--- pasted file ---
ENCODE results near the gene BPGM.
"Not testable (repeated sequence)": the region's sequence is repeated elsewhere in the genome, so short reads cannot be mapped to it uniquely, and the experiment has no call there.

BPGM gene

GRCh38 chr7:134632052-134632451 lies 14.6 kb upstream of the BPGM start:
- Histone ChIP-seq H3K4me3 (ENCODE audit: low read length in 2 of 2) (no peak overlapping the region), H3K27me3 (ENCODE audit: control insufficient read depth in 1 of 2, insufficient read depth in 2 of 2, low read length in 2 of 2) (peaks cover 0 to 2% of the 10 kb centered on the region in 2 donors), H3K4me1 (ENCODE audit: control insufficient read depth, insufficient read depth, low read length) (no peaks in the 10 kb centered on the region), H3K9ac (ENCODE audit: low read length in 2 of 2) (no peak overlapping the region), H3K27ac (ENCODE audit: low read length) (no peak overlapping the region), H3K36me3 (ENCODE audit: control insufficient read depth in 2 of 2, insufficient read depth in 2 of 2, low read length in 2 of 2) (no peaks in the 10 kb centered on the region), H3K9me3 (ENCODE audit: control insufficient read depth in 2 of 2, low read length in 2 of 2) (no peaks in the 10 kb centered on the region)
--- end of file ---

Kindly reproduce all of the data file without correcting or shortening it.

ENCODE results near the gene BPGM.
"Not testable (repeated sequence)": the region's sequence is repeated elsewhere in the genome, so short reads cannot be mapped to it uniquely, and the experiment has no call there.

BPGM gene

GRCh38 chr7:134632052-134632451 lies 14.6 kb upstream of the BPGM start:
- Histone ChIP-seq H3K4me3 (ENCODE audit: low read length in 2 of 2) (no peak overlapping the region), H3K27me3 (ENCODE audit: control insufficient read depth in 1 of 2, insufficient read depth in 2 of 2, low read length in 2 of 2) (peaks cover 0 to 2% of the 10 kb centered on the region in 2 donors), H3K4me1 (ENCODE audit: control insufficient read depth, insufficient read depth, low read length) (no peaks in the 10 kb centered on the region), H3K9ac (ENCODE audit: low read length in 2 of 2) (no peak overlapping the region), H3K27ac (ENCODE audit: low read length) (no peak overlapping the region), H3K36me3 (ENCODE audit: control insufficient read depth in 2 of 2, insufficient read depth in 2 of 2, low read length in 2 of 2) (no peaks in the 10 kb centered on the region), H3K9me3 (ENCODE audit: control insufficient read depth in 2 of 2, low read length in 2 of 2) (no peaks in the 10 kb centered on the region)